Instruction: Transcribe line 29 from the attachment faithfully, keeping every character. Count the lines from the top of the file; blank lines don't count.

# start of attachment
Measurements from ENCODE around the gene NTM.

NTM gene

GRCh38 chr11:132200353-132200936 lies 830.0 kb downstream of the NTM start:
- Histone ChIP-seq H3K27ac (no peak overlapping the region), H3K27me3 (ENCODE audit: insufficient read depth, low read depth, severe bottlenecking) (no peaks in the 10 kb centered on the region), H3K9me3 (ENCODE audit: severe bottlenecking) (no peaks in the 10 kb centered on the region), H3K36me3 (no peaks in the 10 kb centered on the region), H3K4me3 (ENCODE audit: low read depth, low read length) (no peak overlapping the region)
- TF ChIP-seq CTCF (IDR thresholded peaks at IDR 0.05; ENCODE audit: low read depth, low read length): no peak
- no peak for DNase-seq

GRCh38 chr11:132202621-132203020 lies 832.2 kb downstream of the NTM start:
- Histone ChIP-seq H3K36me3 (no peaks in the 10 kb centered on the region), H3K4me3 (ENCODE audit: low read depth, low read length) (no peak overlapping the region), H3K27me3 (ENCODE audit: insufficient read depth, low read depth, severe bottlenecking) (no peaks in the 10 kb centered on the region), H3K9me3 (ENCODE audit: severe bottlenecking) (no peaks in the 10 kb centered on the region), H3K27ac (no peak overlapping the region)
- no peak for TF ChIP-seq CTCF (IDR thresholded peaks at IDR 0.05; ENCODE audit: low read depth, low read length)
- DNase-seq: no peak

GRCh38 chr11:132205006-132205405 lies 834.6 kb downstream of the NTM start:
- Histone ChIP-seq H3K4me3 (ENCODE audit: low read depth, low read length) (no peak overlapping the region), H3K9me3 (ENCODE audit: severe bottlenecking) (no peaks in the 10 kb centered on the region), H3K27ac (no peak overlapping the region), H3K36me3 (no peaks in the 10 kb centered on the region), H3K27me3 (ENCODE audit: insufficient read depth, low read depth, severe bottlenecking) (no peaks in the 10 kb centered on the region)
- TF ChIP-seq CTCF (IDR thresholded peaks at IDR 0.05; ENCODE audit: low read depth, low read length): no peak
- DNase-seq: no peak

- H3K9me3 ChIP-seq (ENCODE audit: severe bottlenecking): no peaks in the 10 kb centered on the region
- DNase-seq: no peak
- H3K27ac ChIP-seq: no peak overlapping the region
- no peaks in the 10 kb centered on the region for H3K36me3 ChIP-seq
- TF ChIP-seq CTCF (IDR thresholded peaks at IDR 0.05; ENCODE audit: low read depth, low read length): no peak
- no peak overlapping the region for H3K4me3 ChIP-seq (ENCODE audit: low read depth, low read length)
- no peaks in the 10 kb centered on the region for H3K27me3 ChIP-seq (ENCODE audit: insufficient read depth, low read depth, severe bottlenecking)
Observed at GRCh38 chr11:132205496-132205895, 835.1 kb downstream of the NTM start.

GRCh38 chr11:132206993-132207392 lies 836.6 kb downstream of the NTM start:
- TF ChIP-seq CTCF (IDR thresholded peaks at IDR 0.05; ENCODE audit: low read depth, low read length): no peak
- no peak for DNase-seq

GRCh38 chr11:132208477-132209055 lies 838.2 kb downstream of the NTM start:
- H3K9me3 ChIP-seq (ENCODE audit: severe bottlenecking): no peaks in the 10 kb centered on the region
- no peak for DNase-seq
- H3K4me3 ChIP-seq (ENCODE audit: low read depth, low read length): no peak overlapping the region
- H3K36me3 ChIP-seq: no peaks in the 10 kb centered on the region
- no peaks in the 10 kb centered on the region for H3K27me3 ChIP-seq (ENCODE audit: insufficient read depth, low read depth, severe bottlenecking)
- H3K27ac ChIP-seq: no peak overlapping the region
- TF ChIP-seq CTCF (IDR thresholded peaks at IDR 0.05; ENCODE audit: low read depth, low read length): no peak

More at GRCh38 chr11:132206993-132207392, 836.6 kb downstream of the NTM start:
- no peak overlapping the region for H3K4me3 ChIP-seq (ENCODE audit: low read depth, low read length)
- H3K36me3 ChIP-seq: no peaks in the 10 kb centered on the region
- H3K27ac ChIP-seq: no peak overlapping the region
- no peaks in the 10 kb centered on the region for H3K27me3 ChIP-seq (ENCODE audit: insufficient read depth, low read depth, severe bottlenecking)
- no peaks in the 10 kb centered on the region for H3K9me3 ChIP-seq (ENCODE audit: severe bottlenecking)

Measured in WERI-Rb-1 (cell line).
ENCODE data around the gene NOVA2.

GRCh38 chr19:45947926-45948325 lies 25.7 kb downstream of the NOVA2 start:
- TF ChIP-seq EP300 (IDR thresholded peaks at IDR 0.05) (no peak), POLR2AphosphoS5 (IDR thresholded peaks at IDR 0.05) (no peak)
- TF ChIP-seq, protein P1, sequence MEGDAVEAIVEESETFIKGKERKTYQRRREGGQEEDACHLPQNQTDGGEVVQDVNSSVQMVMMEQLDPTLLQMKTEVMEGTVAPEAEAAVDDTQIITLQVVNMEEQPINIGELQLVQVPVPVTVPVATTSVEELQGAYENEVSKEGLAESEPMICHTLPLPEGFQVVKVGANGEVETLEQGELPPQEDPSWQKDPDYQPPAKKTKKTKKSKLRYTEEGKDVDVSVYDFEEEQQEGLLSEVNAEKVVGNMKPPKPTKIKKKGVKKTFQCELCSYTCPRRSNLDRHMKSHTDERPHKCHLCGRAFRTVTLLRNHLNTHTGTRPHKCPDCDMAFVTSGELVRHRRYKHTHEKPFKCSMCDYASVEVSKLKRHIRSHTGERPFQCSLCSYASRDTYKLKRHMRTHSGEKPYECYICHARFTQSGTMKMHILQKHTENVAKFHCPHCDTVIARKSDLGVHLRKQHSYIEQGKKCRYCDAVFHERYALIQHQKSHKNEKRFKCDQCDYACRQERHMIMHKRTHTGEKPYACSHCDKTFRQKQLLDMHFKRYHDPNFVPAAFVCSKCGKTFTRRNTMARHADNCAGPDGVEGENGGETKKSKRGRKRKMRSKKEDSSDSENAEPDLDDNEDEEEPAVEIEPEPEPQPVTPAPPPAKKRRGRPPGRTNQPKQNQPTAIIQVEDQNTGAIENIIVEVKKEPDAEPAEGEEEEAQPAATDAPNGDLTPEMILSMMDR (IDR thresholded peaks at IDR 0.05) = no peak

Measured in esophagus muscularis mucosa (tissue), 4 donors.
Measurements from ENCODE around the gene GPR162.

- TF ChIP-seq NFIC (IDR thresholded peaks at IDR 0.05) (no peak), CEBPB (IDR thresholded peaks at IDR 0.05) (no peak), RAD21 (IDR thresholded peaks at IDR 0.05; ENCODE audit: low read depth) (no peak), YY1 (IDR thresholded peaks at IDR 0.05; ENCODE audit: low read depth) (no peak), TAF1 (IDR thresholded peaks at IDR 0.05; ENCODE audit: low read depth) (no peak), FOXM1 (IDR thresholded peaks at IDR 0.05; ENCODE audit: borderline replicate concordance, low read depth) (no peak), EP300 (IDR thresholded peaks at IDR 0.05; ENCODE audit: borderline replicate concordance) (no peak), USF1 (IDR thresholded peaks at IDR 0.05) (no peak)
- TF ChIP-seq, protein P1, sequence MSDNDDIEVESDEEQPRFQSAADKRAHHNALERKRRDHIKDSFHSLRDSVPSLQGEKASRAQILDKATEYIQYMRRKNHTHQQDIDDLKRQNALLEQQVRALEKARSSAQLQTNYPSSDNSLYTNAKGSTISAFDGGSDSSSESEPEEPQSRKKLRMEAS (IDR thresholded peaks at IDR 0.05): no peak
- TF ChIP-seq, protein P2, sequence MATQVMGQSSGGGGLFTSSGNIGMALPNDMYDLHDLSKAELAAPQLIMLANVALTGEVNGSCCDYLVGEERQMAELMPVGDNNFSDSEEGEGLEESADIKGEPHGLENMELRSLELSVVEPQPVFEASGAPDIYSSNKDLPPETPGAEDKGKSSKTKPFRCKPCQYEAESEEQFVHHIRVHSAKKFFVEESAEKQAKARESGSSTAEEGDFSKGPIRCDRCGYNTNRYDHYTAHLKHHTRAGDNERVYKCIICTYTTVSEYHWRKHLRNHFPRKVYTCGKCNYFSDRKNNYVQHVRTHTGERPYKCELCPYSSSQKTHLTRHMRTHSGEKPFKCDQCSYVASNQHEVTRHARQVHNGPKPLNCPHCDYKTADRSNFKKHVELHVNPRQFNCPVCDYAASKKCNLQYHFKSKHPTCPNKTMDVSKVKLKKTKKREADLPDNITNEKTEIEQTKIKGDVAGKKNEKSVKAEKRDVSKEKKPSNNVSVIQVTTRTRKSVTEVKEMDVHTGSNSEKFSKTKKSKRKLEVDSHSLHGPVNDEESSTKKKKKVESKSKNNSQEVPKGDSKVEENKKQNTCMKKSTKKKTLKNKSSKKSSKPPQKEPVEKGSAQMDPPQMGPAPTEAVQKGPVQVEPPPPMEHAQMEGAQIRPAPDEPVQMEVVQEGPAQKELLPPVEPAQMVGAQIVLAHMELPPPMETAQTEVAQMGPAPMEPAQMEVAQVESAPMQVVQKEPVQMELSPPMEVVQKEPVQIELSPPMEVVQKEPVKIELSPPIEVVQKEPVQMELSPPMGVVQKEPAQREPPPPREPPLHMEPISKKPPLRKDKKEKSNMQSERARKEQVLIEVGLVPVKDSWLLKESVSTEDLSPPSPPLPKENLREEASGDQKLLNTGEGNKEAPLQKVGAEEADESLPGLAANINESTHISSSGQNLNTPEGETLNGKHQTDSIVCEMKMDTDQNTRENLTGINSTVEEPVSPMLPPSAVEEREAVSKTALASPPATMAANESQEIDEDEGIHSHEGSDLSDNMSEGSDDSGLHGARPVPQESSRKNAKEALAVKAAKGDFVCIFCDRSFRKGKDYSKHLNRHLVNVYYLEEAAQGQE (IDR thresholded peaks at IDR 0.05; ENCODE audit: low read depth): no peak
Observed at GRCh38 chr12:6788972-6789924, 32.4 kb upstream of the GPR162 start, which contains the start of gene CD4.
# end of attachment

- H3K4me3 ChIP-seq (ENCODE audit: low read depth, low read length): no peak overlapping the region